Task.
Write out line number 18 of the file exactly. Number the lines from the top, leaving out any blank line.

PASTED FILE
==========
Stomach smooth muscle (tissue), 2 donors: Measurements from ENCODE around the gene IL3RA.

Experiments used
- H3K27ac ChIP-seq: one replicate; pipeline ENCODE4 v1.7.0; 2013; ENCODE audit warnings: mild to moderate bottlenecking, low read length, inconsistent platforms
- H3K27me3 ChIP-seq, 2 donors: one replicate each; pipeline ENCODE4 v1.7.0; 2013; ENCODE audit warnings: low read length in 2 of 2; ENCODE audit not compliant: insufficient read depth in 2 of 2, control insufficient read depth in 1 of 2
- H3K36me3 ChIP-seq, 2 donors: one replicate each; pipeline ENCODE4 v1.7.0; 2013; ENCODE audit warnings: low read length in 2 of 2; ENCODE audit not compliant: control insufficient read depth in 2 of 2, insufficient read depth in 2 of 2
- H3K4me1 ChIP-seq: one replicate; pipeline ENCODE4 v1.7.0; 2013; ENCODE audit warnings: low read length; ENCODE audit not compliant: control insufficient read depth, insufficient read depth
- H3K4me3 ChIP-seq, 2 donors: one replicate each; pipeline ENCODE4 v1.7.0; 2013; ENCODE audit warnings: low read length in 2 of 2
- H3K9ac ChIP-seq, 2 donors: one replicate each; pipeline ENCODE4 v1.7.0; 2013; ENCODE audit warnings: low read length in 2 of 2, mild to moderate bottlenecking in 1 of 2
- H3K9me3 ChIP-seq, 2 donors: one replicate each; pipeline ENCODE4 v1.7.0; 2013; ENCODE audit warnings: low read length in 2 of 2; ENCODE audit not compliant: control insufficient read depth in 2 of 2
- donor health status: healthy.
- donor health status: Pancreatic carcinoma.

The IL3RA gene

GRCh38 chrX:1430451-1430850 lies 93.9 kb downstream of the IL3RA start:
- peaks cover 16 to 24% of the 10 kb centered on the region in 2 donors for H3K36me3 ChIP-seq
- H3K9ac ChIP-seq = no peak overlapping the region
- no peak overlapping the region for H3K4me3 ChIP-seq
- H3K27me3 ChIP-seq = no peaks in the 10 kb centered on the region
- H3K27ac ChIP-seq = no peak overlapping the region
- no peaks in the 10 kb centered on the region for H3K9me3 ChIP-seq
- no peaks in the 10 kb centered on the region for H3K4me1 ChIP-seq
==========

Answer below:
- H3K27ac ChIP-seq = no peak overlapping the region